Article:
Education Innovation Is Alive and Well in the School of Medicine

February 1, 2019 by

Closeup on notebook over wood table background, focus on wooden blocks with letters making Innovation text. Concept image. Laptop, glasses, pen and mobile phone in defocused background

Education innovation and scholarship are significant elements within the core mission of the University of Virginia School of Medicine (SOM). For the past few years, the School has encouraged faculty who are engaged in education to apply for the Medical Education Fellowship Award to develop teaching and learning innovations in our NxGen, Biomedical Sciences (BIMS), and public health educational programs.

This award emerged from the strategic planning sessions five years ago. During those sessions, the education subcommittee recommended for the School to create free time for our faculty to innovate the curriculum. It made sense. When our faculty’s time is already booked — in some cases, hour by hour — it is difficult for them to do anything outside of their assigned duties, to plan for the future, to muse about “how can we do things differently?” The School set aside funds (and time) for such considerations.

The program has been tremendously successful. It is beneficial for promotion and tenure, the curriculum, and educational excellence. When I interview potential new faculty members, many of them are excited about our emphasis on education innovation. The introduction of novel ideas keeps us on the cutting-edge of education and oftentimes has a snowball effect of (positive) unintended consequences. What is introduced today may inspire tomorrow’s brilliant idea.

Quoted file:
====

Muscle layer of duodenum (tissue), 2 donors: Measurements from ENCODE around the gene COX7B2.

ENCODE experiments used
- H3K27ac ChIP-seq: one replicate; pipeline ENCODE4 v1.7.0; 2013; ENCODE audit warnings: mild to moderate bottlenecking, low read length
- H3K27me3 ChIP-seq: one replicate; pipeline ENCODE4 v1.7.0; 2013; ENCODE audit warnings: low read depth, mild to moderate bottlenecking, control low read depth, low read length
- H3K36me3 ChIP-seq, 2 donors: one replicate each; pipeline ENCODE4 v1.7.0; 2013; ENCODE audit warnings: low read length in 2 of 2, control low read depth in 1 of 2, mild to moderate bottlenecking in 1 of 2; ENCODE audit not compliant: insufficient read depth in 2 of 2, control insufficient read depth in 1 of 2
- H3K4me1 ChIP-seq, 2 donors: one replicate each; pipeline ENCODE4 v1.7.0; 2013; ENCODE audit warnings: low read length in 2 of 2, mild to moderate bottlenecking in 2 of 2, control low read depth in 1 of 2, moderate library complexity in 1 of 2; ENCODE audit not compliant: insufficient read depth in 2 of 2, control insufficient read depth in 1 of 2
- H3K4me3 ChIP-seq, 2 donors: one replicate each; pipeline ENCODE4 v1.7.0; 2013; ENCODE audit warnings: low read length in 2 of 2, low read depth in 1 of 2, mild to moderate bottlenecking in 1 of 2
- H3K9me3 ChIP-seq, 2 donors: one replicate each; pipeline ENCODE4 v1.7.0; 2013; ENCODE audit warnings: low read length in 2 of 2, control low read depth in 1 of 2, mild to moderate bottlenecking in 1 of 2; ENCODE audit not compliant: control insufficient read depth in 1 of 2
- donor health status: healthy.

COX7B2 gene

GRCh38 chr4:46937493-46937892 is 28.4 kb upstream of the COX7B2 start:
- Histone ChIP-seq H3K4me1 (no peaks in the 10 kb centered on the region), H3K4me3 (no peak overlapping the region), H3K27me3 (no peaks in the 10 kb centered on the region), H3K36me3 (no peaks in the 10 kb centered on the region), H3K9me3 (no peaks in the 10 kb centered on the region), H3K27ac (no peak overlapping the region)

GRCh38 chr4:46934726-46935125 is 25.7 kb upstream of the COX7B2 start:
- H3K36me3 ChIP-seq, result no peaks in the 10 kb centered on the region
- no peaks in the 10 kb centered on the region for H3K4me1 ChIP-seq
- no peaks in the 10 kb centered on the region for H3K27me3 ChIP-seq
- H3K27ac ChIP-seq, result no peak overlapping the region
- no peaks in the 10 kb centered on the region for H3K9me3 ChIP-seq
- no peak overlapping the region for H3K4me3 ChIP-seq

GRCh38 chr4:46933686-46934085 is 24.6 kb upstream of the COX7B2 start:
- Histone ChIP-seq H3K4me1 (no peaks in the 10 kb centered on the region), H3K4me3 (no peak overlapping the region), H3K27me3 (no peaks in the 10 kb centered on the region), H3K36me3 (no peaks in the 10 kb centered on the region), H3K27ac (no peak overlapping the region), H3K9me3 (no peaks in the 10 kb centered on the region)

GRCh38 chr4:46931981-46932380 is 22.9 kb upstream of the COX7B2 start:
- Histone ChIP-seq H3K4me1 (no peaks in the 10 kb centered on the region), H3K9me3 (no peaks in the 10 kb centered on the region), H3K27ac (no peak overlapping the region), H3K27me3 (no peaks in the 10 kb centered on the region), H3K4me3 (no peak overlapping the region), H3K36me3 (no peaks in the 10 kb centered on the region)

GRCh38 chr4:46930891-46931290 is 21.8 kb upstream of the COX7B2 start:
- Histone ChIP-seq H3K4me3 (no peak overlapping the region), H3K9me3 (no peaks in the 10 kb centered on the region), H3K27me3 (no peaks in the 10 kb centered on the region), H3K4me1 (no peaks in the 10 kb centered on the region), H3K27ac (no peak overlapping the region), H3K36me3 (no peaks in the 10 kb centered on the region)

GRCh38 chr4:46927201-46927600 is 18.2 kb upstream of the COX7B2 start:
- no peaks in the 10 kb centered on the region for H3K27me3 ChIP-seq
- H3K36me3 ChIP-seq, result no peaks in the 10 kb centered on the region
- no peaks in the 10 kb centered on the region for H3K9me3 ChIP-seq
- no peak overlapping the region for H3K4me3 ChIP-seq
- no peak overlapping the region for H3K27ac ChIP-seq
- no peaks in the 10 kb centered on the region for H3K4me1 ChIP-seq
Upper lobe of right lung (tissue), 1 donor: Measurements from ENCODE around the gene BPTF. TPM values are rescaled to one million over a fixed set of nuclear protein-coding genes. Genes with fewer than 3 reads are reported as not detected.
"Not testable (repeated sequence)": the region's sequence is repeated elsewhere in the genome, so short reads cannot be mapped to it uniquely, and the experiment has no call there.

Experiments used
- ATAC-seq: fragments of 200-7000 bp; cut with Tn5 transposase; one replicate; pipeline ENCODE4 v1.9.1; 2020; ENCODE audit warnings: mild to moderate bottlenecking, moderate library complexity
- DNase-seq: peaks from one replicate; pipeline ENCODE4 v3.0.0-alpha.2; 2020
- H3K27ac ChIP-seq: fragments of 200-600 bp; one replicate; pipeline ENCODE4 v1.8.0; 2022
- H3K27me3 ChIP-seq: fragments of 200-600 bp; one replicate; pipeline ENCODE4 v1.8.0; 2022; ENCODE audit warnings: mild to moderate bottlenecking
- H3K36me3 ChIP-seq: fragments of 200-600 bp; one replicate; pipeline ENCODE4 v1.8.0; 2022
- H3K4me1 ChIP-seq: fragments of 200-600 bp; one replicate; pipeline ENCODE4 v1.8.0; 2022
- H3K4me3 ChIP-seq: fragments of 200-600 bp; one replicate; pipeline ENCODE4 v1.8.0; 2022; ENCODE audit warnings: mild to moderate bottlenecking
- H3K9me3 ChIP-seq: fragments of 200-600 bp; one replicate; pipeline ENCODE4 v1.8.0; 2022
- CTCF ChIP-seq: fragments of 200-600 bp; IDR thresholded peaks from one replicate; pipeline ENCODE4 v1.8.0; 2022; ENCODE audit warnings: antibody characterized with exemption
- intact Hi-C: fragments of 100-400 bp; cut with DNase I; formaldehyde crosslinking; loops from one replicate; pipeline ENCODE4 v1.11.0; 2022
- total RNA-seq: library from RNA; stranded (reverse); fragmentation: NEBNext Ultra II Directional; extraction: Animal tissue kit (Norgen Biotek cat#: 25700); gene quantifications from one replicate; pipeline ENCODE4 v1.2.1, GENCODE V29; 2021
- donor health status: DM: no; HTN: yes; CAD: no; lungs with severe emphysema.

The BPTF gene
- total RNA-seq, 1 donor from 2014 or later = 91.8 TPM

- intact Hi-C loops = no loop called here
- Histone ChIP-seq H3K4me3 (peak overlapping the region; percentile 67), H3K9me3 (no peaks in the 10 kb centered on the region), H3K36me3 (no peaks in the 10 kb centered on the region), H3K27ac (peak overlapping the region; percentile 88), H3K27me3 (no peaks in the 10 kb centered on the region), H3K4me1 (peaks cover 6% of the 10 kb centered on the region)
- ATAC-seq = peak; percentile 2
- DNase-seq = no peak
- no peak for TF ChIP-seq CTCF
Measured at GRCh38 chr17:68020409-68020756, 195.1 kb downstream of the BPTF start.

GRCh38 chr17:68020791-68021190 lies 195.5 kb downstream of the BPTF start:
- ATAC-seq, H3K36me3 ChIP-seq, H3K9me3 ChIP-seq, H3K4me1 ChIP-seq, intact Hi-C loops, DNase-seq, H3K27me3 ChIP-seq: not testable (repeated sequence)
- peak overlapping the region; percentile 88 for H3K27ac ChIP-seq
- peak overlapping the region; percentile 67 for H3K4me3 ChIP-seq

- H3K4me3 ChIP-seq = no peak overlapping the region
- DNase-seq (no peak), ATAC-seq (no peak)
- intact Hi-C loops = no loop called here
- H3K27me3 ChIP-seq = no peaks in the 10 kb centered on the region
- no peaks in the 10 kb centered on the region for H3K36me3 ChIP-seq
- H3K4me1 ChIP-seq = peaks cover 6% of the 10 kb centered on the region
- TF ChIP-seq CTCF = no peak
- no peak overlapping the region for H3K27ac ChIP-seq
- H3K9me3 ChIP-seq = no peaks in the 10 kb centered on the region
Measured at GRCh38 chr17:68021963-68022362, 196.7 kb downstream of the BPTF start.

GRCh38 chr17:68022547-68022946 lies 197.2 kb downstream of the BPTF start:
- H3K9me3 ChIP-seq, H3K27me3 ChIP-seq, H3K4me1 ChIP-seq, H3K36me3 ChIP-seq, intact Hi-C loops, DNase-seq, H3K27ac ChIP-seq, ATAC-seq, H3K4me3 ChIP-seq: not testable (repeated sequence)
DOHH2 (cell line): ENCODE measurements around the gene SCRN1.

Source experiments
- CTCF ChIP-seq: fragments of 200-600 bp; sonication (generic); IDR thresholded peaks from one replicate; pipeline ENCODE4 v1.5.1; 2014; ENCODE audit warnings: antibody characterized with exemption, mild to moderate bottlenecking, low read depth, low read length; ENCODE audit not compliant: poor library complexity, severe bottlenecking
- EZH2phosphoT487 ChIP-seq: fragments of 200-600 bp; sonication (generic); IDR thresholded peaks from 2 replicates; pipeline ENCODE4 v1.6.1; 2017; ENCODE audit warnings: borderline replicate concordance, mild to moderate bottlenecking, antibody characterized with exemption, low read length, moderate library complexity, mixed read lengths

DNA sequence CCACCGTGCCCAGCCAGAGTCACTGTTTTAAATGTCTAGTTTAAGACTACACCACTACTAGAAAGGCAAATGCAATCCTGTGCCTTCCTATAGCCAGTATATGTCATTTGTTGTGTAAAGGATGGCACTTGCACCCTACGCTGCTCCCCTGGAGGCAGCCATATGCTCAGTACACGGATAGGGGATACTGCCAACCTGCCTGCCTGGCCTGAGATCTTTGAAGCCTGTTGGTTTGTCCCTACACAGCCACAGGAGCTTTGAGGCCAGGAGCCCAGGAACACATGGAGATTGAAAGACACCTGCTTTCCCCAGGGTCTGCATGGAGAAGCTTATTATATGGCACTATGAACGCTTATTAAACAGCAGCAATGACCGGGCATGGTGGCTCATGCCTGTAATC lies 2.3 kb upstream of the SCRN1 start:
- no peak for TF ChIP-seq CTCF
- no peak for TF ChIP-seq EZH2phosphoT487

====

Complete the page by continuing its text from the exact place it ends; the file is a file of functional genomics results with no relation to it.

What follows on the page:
Below is a list of what is in the works and what’s been awarded so far:

  • a simulation-based Advanced Cardiovascular Life Support (ACLS) curriculum for 4th-year medical students during their anesthesiology elective (Abatzis, Amato, Sheeran)
  • gamifying the Surgery Clerkship Curriculum to increase engagement in learning and retention of material (Martin, Gander)
  • hands-on radiology activities using PACS to enhance radiology learning for medical students (Sneider)
  • enhancing the 4th-year truncal clinical anatomy surgical elective (Walters, Moyer)
  • a longitudinal curriculum focused on the core principles of EPA3 (Wiencek, Parsons, Williams, Chen)
  • assessment tools for a simulation-based effort to improve students’ bag-mask ventilation and CPR techniques (Abatzis, Kwock, McNeil, Littlewood)
  • a writing workshop for first-year BIMS students (Halme)
  • a “perioperative surgical home” (McNeil)
  • a program torefine students’ critical thinking skills as part of the resident readiness project (Mutter, Shah, Wolf)
  • peer-reviewed and student-validated GI cases for a Mobile App study guide designed for medical students (Shah)
  • a curriculum for medical and graduate students on communicating science and medicine to the public (Atkins, Cross)
  • a multi-media educational resource for the Renal System (Kalantari)
  • editing, re-recording, and expanding the pathology PRL series for medical students (LeGallo)

I love seeing the development and implementation of these projects. We will solicit another round of proposals in August, and I hope you will apply! If you’re interested, please contact Drs. Megan BrayMaryellen GusicElizabeth Bradley, or James Martindale.

R.J. Canterbury, MD, MS, DLFAPA
Wilford W. Spradlin Professor
Senior Associate Dean for Education

Filed Under: Operations